Articles Posted in Diversity Visa Lottery

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640px-DV_eligible_countries.pngThe U.S. Department of State (DOS) will open registration for the 2014 Diversity Immigrant Visa Program (DV-2014) on October 2, 2012. The program is also known as the “Green Card Lottery.” Registration will remain open until November 3. Prospective immigrants from qualifying countries must submit an application electronically through the DOS website during that time period. Applicants who meet the criteria for the program may then be eligible for one of 55,000 immigrant visas. Selection in the lottery does not guarantee that an applicant will receive a green card, making the overall probability of any individual obtaining a green card through the program rather low.

Congress created the Diversity Visa (DV) program as a way of providing immigration opportunities to countries with low rates of immigration to the United States. It creates a separate class of immigrants, “diversity immigrants,” in addition to family- and employment-based immigrants. The first diversity visas were available for the 1995 fiscal year. A total of 55,000 immigrant visas are available through the DV program every year. Available visas are apportioned among six geographic regions: Africa; Asia; Europe; North America; Oceania; and the Caribbean, Central and South America. Beginning in fiscal year 2000, five thousand diversity visas are reserved for use under the program established by the Nicaraguan and Central American Relief Act (NACARA).
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435236_72050185_12182011.jpgThe Unauthorized Practice of Immigration Law Initiative, a joint project of U.S. Citizenship and Immigration Services (USCIS) and five other federal agencies, aims at educating both documented and undocumented immigrants about recognizing immigration scams. USCIS formally announced the campaign at its Newark office in early December. The campaign will start in seven U.S. cities, including New York City.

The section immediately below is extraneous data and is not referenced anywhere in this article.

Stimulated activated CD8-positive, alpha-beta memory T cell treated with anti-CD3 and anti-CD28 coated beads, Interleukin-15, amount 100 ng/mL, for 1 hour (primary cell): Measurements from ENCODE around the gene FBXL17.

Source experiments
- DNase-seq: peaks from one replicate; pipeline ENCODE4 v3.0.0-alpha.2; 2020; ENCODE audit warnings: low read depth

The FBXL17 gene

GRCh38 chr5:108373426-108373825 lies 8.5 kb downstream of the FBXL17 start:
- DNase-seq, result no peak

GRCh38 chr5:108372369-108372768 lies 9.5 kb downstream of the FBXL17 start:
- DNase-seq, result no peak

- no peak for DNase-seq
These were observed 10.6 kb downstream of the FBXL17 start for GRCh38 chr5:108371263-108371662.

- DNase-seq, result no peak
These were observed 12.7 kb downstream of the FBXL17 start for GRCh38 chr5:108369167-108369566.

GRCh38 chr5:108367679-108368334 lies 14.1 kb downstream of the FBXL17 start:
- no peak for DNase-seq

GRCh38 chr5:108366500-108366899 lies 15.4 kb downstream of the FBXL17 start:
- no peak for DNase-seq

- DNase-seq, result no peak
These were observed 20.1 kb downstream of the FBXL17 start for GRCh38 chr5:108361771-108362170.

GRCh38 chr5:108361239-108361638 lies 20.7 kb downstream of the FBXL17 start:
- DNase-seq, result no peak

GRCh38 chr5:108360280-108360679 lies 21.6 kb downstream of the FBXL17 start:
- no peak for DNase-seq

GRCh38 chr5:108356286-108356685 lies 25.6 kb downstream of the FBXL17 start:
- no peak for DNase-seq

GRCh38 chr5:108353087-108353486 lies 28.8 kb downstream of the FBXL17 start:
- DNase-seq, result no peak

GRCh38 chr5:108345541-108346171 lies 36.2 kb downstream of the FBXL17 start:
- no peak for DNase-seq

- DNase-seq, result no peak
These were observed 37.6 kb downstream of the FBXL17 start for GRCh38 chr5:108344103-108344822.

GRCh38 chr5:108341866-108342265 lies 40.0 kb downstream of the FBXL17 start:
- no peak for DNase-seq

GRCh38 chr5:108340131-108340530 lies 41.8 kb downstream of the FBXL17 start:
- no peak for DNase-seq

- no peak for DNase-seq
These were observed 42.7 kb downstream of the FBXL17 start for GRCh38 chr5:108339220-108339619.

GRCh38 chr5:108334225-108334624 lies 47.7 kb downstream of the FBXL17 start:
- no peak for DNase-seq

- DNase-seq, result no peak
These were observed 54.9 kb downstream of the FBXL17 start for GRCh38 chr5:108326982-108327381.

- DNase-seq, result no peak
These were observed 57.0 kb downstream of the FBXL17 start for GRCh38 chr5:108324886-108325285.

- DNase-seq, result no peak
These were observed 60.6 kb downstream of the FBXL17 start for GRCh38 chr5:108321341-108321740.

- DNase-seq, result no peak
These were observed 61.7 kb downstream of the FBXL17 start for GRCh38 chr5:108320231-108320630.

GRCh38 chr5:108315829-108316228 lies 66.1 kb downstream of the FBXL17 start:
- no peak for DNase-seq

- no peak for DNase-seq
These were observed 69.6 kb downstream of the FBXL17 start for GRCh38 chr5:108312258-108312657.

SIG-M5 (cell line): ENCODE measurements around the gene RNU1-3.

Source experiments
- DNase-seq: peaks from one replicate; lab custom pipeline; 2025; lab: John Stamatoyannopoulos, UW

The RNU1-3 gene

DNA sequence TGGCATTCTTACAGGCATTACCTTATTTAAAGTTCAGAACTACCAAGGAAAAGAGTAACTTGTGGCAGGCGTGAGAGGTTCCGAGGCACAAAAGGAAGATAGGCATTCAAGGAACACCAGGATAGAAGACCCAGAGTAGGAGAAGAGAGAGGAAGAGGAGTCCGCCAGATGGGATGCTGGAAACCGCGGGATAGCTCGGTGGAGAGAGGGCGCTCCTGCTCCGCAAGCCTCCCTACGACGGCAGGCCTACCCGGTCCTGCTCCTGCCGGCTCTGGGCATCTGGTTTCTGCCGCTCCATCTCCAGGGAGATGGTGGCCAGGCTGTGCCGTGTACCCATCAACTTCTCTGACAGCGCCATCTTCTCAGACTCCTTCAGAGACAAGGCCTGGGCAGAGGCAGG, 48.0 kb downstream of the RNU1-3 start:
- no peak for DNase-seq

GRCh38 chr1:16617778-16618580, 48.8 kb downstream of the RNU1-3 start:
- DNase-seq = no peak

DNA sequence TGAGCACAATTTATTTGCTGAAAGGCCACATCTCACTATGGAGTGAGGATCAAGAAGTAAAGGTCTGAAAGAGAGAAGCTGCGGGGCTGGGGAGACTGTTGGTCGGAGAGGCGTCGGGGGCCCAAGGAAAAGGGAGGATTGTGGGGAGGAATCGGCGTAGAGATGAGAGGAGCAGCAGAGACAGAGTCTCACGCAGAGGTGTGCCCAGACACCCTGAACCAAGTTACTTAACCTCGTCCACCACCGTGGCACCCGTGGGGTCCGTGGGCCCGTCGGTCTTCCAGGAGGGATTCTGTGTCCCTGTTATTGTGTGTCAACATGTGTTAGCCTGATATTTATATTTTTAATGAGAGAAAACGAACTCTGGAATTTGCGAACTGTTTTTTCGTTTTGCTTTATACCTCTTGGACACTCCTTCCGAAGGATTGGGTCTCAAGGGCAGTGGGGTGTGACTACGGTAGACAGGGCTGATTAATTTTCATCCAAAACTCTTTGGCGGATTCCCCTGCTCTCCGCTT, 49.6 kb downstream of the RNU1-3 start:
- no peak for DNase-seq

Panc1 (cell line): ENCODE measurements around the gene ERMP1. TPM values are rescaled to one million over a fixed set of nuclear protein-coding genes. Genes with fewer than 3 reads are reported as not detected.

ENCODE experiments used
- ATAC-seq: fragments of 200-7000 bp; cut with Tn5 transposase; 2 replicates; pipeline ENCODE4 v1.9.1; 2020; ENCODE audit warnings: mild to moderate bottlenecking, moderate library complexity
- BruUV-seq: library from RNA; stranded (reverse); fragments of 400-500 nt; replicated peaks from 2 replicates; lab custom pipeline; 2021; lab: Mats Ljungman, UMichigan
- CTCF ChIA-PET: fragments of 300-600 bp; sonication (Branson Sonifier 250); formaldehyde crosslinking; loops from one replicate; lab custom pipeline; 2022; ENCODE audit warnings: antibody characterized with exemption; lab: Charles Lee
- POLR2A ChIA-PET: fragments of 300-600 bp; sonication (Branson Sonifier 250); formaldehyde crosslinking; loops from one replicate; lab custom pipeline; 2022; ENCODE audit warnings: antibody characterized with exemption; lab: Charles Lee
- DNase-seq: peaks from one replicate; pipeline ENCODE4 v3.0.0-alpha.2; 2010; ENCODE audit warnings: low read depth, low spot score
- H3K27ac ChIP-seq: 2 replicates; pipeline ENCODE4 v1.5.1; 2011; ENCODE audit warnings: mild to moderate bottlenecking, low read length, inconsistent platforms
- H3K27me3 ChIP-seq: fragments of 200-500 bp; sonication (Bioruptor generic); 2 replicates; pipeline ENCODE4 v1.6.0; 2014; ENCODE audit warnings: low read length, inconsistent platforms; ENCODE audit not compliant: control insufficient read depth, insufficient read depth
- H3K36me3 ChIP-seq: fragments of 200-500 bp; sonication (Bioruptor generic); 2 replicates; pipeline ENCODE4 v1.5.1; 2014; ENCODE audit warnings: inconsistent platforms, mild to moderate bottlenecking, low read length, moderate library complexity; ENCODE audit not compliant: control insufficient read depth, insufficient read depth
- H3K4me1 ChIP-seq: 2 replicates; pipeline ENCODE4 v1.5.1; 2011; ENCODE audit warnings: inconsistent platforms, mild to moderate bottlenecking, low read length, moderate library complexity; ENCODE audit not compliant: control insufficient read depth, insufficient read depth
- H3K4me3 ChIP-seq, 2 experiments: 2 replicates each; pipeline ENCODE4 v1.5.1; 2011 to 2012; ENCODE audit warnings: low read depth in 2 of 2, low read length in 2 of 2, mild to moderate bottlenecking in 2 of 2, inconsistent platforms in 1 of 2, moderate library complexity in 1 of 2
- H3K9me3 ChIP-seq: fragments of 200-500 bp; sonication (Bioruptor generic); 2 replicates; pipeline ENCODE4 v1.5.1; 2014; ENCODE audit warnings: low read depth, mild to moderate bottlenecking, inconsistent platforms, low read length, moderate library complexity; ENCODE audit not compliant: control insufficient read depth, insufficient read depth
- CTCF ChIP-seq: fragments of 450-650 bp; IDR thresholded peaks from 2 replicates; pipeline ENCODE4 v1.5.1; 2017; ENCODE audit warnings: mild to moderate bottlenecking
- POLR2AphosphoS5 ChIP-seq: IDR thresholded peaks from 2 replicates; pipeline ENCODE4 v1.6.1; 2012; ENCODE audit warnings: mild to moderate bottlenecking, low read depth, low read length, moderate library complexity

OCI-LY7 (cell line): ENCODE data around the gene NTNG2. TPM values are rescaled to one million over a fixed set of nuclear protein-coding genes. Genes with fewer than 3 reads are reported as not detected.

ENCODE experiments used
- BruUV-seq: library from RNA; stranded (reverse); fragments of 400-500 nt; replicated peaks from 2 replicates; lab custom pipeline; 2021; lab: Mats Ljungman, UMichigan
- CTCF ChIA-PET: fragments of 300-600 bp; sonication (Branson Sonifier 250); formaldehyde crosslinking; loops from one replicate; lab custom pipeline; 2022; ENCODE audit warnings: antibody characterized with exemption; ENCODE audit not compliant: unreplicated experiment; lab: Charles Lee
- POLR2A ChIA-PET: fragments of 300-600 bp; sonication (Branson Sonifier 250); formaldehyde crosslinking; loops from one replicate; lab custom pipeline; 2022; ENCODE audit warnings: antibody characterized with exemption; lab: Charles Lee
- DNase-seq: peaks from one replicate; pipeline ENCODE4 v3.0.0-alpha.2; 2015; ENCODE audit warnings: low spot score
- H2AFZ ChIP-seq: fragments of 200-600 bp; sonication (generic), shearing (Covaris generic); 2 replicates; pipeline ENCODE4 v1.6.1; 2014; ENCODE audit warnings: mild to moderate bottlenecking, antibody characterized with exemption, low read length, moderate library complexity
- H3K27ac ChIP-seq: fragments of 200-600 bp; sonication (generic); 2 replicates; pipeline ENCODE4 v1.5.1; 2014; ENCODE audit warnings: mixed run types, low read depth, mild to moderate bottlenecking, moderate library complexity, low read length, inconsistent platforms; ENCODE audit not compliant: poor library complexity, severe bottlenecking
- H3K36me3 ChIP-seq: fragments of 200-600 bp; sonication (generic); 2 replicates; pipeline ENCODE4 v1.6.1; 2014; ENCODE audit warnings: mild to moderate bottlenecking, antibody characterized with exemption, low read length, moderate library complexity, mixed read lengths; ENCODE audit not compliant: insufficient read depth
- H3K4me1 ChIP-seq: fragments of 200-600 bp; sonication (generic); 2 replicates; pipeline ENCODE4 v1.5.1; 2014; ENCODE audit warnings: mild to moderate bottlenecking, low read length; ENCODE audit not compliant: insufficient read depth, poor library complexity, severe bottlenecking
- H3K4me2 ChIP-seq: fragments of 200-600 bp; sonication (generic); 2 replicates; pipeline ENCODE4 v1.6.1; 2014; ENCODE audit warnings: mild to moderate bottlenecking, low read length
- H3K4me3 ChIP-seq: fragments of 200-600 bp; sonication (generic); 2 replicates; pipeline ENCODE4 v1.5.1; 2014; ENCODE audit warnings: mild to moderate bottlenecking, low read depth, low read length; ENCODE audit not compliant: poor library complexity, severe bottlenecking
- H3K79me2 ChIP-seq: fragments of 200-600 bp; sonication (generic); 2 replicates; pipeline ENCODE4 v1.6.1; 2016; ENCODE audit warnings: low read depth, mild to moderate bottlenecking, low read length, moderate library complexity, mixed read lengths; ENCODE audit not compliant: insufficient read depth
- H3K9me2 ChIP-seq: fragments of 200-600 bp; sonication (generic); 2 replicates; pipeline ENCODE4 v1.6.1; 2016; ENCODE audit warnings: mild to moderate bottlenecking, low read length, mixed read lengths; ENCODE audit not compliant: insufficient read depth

More and more individuals and businesses who lack the credentials or authority to render legal assistance are targeting immigrants for what appears to be help preparing applications for immigration benefits. In reality, these scammers pocket the immigrants’ money and leave them in a worse position than before. An immigrant might miss an important filing deadline or even end up in removal proceedings if they seek help from the wrong people.

The Star-Ledger tells the story of a Honduran immigrant who fell prey to a common scam that targets Latin Americans. Sagario Mendoza, a 48 year-old mother of three had lived in Newark for five years when she sought immigration assistance from a “notario.” In many parts of Latin America a “notario publico” is a licensed legal professional, authorized to perform many of the same services as an attorney. In the United States, a “notary public” has authority from the government for a very limited set of duties, usually to administer oaths and witness signatures. People advertise their services as “notarios” to Latin American immigrants, creating the false impression that they can offer legal assistance with immigration applications. Only licensed immigration attorneys can offer legal assistance with immigration documents in New Jersey. Mendoza learned that the “notario” had taken her for $1,000 and never filed any documents on her behalf. She now faces the risk of deportation.

Another common scam is an advertised promise by a business guaranteeing benefits such as a green card or employment authorization. They often charge a high fee to fill out and file immigration applications and claim they can obtain a faster processing time. Websites that resemble official government immigration agency websites also promise fast turnarounds on applications. They may charge a fee to download official immigration forms, then charge another fee to assist in filling out the forms. This is a sure sign of a scam, as all forms are free to download from USCIS’s website.
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